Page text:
1 May, the first deadline under the UK’s post-EU medical device regulatory system, is approaching fast. Manufacturers with active implantables, class III medical devices, class IIb implantable devices and IVD List A products are to register their products with the Medicines and Healthcare products Regulatory Agency (MHRA) by this date.
Failure to do so will mean they are no longer able to lawfully place their devices on the Great Britain market, the MHRA reminded system users in its most recent update.
All this means that “crunch time” is approaching, Taylor Wessing partner Alison Dennis observed at the 1 April Brexit conference hosted by the Association of British HealthTech Industries. Foreign companies without a UK office must appoint a UK-based Responsible Person (UKRP) to engage with the system and do registrations on behalf of the overseas manufacturer.
Manufacturers might prefer to appoint a legal entity rather than an individual person for this role as their UK regulatory conduit, and many companies are taking care of this need internally.
A Picture Of All Products On The UK Market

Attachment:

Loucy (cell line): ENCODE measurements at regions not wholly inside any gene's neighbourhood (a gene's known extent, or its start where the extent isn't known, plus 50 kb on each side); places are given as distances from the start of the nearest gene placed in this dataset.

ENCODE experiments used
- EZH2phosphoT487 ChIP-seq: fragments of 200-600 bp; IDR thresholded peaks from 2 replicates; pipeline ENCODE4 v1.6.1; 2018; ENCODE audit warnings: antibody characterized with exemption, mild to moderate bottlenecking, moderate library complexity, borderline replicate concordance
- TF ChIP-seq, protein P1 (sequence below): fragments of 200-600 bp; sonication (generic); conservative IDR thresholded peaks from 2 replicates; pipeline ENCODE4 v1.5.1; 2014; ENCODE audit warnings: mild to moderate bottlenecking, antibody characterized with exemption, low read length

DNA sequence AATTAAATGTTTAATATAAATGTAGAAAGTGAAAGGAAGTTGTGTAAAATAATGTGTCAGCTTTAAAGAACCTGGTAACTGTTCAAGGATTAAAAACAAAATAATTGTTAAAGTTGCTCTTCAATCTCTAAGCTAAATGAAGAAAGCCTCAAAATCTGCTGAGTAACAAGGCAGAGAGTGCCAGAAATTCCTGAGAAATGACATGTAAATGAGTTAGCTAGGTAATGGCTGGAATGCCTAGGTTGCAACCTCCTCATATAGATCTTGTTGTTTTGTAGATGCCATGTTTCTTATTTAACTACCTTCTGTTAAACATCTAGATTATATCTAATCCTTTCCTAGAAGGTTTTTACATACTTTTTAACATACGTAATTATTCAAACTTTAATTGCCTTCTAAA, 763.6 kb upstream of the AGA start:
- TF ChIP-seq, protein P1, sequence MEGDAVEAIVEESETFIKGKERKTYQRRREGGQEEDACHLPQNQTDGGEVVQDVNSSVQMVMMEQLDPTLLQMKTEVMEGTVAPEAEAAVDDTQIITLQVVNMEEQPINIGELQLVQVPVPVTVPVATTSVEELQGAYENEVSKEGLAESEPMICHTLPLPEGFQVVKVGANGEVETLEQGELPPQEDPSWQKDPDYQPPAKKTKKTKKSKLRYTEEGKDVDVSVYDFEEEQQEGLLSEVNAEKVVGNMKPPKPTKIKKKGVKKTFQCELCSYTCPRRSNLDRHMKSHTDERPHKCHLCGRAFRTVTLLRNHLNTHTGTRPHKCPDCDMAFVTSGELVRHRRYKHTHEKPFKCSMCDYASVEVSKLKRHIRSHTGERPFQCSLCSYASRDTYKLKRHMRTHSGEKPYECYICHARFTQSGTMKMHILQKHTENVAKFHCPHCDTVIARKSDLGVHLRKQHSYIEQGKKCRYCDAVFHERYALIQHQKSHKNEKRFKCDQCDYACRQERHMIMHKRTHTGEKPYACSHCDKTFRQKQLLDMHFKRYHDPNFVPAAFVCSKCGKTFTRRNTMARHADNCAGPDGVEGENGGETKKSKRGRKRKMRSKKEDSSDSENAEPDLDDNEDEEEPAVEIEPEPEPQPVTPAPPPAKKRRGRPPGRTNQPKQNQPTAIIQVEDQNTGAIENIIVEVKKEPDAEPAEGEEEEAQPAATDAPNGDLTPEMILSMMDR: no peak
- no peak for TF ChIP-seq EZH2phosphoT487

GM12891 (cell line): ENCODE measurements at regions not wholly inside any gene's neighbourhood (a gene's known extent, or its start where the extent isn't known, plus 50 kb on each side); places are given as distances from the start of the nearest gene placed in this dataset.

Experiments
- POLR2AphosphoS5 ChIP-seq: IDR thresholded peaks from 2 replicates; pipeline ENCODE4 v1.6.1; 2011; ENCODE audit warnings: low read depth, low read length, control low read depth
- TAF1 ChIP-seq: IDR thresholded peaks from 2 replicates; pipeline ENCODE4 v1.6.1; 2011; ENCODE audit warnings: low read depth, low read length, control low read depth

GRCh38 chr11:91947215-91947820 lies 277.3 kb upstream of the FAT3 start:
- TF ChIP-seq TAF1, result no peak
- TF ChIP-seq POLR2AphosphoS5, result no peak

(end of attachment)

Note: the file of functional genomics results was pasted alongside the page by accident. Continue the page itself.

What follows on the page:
MHRA medical device director Graeme Tunbridge said the product registration exercise was an important underpinning factor and a useful way of getting a picture of all the products on the market. It sets a firm basis for the UK as it begins work as a standalone devices regulator.
Addressing a conference this week on post-Brexit regulation, Tunbridge said the UK system had so far stood up well, and estimated that product registrations in "the five figures” had come in already. Teething troubles aside, the system is “working well,” and experiences of this particular government IT project were good.
The need for a UKRP has prompted many questions to the MHRA from system users, but major blockages or problems have not materialized. The UKRP requirements are relatively straightforward, Tunbridge told the conference, hosted by the Urology Trade Association.